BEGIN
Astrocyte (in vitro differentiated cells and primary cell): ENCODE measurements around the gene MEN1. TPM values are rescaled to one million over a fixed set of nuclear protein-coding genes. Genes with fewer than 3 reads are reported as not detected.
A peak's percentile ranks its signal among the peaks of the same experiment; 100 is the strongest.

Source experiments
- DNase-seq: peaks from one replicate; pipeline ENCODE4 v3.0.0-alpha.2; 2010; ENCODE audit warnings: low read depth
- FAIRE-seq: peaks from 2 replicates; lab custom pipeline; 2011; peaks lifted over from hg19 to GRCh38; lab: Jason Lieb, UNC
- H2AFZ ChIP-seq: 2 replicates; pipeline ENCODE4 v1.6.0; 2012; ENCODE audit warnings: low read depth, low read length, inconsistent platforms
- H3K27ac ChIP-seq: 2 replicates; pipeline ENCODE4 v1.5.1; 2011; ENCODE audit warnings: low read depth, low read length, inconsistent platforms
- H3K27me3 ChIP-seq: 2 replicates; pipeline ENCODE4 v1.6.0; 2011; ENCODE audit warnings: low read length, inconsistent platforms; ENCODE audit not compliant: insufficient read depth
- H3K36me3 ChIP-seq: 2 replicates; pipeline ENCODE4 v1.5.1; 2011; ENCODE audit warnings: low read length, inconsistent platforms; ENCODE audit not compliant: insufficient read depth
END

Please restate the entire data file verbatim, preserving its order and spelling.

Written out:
Astrocyte (in vitro differentiated cells and primary cell): ENCODE measurements around the gene MEN1. TPM values are rescaled to one million over a fixed set of nuclear protein-coding genes. Genes with fewer than 3 reads are reported as not detected.
A peak's percentile ranks its signal among the peaks of the same experiment; 100 is the strongest.

Source experiments
- DNase-seq: peaks from one replicate; pipeline ENCODE4 v3.0.0-alpha.2; 2010; ENCODE audit warnings: low read depth
- FAIRE-seq: peaks from 2 replicates; lab custom pipeline; 2011; peaks lifted over from hg19 to GRCh38; lab: Jason Lieb, UNC
- H2AFZ ChIP-seq: 2 replicates; pipeline ENCODE4 v1.6.0; 2012; ENCODE audit warnings: low read depth, low read length, inconsistent platforms
- H3K27ac ChIP-seq: 2 replicates; pipeline ENCODE4 v1.5.1; 2011; ENCODE audit warnings: low read depth, low read length, inconsistent platforms
- H3K27me3 ChIP-seq: 2 replicates; pipeline ENCODE4 v1.6.0; 2011; ENCODE audit warnings: low read length, inconsistent platforms; ENCODE audit not compliant: insufficient read depth
- H3K36me3 ChIP-seq: 2 replicates; pipeline ENCODE4 v1.5.1; 2011; ENCODE audit warnings: low read length, inconsistent platforms; ENCODE audit not compliant: insufficient read depth